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Telemedicine: Environmental Considerations

By- Stanley Hayes, RA, EDAC

Medicine bottles on a wooden table with an iPad featuring a doctor. Hands holding a thermometer.

As everyone knows, the use of telemedicine services has skyrocketed during the COVID-19 pandemic. According to a Merritt Hawkins survey, 48% of physicians are now using telemedicine. While not a replacement for in-person patient/physician visits, telemedicine offers the opportunity to improve access to care for many people, providing convenient services for; mental health, pediatrics, elderly, limited mobility patients, high-risk patients, patients in rural locations, and for ongoing chronic care
patient monitoring.

The Facilities Guidelines Institute (FGI) added a section 2.1-3.4 Accommodations for Telemedicine Services in the 2018 edition and expects to refine these recommendations in the 2022 edition. FGI notes that telemedicine facilities should strive to maintain the level of safety, privacy, quality of care, and patient experience that would be expected for in-person communication. To this end, many factors should be considered to allow, to the fullest extent possible, natural communication for the widest range of participants.

Many of the items in FGI address accommodations for telemedicine involving patient examinations. For this discussion, HHA focused on addressing consultation interactions and the built environments of the provider space, whether an individual room or a call center.

FGI does not require an enclosed room for telemedicine as long as the requirements noted below can be provided. However, because of all these considerations, especially privacy, HHA recommends having a private space dedicated to telemedicine.

The patient experience should be the focus of the encounter. Eye contact between patients and providers is important. Trust is critical.

Picture of a black doctor smiling at a computer at a table.



  • Away from busy, noisy areas where background noise may be audible.


  • Acoustical privacy for speech intelligibility and so other conversations are not audible.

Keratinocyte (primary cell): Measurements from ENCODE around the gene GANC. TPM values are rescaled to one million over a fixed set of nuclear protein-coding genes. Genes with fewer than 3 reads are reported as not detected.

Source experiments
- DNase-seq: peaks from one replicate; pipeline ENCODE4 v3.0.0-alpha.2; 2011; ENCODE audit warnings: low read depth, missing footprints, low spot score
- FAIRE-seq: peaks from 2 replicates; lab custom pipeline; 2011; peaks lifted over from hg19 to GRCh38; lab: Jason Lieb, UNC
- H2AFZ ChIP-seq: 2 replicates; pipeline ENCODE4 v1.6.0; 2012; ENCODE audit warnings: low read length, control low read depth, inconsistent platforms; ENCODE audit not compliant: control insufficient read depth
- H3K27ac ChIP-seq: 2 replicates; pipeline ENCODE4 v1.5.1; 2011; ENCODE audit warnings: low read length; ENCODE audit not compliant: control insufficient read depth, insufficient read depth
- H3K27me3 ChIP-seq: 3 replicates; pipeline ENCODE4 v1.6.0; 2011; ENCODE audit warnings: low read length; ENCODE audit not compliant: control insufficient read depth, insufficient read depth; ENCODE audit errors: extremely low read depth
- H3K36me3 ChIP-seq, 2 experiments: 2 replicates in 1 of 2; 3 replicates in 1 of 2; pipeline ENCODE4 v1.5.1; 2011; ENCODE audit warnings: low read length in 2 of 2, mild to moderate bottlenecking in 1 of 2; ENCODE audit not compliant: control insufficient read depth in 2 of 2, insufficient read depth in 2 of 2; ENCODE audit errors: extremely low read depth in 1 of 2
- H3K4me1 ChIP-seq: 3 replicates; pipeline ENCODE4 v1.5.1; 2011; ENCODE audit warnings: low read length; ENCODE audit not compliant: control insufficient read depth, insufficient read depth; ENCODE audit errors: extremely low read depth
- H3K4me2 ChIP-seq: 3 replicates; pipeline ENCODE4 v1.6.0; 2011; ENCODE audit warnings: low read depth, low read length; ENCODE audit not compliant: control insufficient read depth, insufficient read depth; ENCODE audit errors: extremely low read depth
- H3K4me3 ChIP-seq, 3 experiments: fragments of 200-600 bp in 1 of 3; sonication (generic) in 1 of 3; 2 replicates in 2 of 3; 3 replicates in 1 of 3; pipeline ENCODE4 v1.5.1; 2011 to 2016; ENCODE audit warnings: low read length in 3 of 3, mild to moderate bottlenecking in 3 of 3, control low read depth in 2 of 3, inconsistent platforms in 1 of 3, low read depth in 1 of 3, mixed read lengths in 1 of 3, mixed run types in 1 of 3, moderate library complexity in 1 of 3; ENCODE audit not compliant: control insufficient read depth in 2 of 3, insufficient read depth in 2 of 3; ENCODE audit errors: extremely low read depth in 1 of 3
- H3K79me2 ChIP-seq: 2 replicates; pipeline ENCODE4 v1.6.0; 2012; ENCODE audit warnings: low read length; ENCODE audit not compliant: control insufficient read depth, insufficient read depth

• Visual privacy so people are not visible in the background or can see the encounter.


  • Placement as straight a view of provider’s face as possible (minimize eye gaze angle).
  • Camera view should just show the upper portion of the provider.
  • Camera with lighting (halo) illuminates the provider’s face for better clarity.


  • For providers spending significant time in front of a monitor, the setup must be ergonomically comfortable.
  • Provide all required equipment (printers, scanners) nearby.
  • Plants, artwork, natural light, etc. provide comfortable space for respite between patients.


  • Desks or tables in front of the provider can be interpreted as a buffer between the patient and provider.
  • Facing an exterior window may shine a light or cast a shadow on the provider’s face.


  • A blank wall will reduce distractions, (books on shelves, vehicles passing by).
  • Low light reflectance color paint in a flat sheen will reduce glare. Light to medium blue or gray color with 30-40 percent light reflectance is suggested for color rendition and picture clarity.
  • Too light a background will make the providers face look dark, too dark a background will make the providers face look bright.
  • Sitting in front of an exterior window may cause glare.
  • Signage identifying the provider organization/brand should be provided. (Signage may also be embedded in the platform image).


  • Uniform lighting level using both direct and indirect light to avoid hot spots or shadows.
  • A minimum of 50 fc in a full spectrum or warm white light in the 3200-4000 K range (standard LED or fluorescent) is recommended.
  • Dimmers are preferred.
  • The provider needs to be clearly visible but not in the spotlight.


  • Pods offer the opportunity for consultation with team/colleagues available.
  • Shared offices can produce background voices that raise patient concerns about privacy.

Picture of a medical chair in a doctor's office


  • Grouping telemedicine visits into a block of time is generally preferred rather than constantly switching back and forth between in person and telemedicine visits.
  • Managing visual cues; lab coats, stethoscope, no children’s toys in the background, are important to providing a professional image.

Headshot of the Author

About the Author:

Stanley Hayes, RA, EDAC, is a Founding Principal of HHA and has extensive experience in the planning, design, and project management of complex renovation and new building healthcare projects. He is heavily involved in all aspects of his projects but brings particular expertise and insight to the programming, planning, and design of these environments. Over the decades, Stan has developed insight into and understanding of the various aspects of the healthcare environment. With a passion for solving problems and a desire to find the best result possible, Stan listens, understands, and collaborates with clients to develop design solutions to meet their way of working. He is meticulous and ensures that the highest level of quality is brought to each project and helps to establish and implement the HHA’s quality control, code analysis, technical, and best practices knowledge bases.

Check out Stanley’s projects here: https://www.hymanhayes.com/healthcare

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